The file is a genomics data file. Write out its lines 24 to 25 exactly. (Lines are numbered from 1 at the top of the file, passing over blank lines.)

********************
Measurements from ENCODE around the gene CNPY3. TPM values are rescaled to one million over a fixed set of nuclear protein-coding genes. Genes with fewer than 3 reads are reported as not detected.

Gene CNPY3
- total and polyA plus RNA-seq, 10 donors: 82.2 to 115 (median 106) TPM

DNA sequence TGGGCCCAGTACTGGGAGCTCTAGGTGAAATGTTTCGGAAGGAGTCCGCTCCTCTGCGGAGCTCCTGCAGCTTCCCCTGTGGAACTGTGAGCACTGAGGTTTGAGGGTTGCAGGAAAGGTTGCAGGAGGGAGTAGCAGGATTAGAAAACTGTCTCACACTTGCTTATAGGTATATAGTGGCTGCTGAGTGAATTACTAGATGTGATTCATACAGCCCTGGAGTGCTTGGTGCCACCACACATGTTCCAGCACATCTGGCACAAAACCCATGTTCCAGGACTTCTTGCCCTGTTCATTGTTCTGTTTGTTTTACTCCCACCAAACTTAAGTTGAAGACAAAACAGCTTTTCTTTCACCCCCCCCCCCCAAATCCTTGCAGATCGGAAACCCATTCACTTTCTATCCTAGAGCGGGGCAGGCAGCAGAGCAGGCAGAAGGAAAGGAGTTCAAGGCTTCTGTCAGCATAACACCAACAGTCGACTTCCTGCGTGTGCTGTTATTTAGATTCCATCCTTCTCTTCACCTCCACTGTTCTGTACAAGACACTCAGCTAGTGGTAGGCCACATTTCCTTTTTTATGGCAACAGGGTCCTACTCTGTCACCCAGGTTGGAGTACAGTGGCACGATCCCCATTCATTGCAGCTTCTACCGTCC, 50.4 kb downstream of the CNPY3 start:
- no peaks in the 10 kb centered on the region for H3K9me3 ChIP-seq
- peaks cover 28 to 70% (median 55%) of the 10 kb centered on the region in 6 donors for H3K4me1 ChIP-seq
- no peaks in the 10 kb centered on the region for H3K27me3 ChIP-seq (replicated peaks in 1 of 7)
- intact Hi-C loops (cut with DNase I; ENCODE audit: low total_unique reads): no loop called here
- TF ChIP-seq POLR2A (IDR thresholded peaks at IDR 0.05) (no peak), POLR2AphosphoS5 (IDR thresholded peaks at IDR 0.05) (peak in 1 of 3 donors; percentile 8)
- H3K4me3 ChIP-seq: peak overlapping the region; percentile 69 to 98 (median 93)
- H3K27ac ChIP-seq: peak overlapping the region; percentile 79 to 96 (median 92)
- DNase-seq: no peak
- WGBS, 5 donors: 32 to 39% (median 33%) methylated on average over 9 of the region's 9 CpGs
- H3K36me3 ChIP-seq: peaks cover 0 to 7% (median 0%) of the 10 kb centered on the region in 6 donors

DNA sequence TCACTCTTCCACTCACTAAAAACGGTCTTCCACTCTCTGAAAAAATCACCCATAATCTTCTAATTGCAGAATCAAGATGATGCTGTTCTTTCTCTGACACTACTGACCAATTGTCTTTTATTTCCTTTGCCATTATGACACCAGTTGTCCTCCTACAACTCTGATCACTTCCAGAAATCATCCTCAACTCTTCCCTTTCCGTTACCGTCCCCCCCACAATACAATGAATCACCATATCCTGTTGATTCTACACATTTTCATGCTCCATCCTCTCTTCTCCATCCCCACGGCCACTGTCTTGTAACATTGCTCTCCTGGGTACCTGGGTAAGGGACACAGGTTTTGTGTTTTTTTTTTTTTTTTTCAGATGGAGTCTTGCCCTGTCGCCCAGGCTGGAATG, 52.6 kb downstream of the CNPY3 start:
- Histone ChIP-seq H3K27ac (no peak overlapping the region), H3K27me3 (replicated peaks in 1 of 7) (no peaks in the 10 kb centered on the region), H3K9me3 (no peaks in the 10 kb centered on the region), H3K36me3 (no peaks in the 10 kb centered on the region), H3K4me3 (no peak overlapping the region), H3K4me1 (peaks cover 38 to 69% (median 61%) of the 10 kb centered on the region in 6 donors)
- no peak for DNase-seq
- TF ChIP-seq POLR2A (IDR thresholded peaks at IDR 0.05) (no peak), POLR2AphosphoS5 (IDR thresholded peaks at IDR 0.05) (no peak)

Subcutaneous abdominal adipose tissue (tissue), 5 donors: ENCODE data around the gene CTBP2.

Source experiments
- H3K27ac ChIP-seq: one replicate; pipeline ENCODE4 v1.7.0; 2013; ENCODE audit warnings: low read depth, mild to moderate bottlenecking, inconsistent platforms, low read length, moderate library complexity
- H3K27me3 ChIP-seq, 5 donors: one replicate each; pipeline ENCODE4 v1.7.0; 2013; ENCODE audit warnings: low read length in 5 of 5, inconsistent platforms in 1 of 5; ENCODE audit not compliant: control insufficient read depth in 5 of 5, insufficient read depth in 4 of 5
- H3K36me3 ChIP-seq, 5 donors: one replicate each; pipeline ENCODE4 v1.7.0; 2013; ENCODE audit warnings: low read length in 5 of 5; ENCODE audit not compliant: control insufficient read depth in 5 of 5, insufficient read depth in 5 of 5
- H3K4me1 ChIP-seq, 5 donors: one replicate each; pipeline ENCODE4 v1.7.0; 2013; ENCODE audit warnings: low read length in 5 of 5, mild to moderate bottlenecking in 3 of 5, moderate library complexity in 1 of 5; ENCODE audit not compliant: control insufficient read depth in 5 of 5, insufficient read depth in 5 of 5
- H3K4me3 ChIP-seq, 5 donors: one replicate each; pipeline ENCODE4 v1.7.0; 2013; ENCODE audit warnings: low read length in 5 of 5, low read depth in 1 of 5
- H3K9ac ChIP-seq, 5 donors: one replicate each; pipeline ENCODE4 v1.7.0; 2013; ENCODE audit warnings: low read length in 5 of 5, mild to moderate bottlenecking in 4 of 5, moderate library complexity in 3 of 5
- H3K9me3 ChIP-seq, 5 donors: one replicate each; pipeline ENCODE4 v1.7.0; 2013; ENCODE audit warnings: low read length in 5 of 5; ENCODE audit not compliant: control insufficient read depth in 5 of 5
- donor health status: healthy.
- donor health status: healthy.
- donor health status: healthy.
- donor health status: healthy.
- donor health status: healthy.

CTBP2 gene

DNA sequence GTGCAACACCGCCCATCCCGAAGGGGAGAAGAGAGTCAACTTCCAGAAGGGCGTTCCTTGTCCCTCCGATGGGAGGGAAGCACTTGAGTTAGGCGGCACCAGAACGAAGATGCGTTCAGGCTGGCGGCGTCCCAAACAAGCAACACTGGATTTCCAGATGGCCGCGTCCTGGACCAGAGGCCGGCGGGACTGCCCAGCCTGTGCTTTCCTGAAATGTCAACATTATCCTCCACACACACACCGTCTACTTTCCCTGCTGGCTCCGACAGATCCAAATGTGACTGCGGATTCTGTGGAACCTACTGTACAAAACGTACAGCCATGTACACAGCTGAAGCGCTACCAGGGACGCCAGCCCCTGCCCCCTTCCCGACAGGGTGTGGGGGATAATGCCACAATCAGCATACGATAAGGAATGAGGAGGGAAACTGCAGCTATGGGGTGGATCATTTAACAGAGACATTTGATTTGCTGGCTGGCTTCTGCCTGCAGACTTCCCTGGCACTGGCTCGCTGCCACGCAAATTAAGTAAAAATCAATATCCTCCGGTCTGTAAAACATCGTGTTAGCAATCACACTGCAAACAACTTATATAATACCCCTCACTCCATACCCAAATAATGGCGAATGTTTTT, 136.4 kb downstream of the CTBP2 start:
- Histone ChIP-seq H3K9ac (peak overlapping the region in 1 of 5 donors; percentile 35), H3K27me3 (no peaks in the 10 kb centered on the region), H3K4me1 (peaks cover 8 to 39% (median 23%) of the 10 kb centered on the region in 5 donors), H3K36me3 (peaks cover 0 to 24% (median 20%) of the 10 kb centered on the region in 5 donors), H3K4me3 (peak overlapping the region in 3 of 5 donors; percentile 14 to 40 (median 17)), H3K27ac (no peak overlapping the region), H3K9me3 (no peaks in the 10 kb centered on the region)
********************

- H3K4me1 ChIP-seq, 5 donors: one replicate each; pipeline ENCODE4 v1.7.0; 2013; ENCODE audit warnings: low read length in 5 of 5, mild to moderate bottlenecking in 3 of 5, moderate library complexity in 1 of 5; ENCODE audit not compliant: control insufficient read depth in 5 of 5, insufficient read depth in 5 of 5
- H3K4me3 ChIP-seq, 5 donors: one replicate each; pipeline ENCODE4 v1.7.0; 2013; ENCODE audit warnings: low read length in 5 of 5, low read depth in 1 of 5